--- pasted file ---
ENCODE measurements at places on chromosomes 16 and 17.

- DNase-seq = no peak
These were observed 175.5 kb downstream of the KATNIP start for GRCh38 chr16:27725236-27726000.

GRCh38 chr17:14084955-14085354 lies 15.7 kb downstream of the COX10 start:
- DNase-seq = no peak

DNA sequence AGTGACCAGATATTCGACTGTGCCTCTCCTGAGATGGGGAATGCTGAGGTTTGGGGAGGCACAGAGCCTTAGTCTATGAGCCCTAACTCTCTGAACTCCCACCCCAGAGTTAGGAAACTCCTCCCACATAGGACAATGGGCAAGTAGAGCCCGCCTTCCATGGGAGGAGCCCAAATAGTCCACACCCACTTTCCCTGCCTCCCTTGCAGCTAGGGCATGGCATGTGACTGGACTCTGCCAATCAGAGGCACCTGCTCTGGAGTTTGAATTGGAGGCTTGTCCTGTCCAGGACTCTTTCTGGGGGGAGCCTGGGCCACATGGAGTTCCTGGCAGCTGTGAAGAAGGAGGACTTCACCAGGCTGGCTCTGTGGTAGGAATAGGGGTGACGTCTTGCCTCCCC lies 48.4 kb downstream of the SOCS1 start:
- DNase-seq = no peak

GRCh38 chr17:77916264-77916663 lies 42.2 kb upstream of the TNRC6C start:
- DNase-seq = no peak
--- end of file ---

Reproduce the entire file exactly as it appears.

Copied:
ENCODE measurements at places on chromosomes 16 and 17.

- DNase-seq = no peak
These were observed 175.5 kb downstream of the KATNIP start for GRCh38 chr16:27725236-27726000.

GRCh38 chr17:14084955-14085354 lies 15.7 kb downstream of the COX10 start:
- DNase-seq = no peak

DNA sequence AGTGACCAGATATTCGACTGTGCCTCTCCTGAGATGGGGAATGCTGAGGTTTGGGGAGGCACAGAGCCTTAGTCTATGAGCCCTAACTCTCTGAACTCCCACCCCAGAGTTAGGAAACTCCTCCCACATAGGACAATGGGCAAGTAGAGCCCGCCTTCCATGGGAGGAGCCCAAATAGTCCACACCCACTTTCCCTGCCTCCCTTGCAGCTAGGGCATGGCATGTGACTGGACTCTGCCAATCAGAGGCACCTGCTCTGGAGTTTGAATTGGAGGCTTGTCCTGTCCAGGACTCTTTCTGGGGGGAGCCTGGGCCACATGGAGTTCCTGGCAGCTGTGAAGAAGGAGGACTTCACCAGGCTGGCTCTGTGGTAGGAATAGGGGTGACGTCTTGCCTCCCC lies 48.4 kb downstream of the SOCS1 start:
- DNase-seq = no peak

GRCh38 chr17:77916264-77916663 lies 42.2 kb upstream of the TNRC6C start:
- DNase-seq = no peak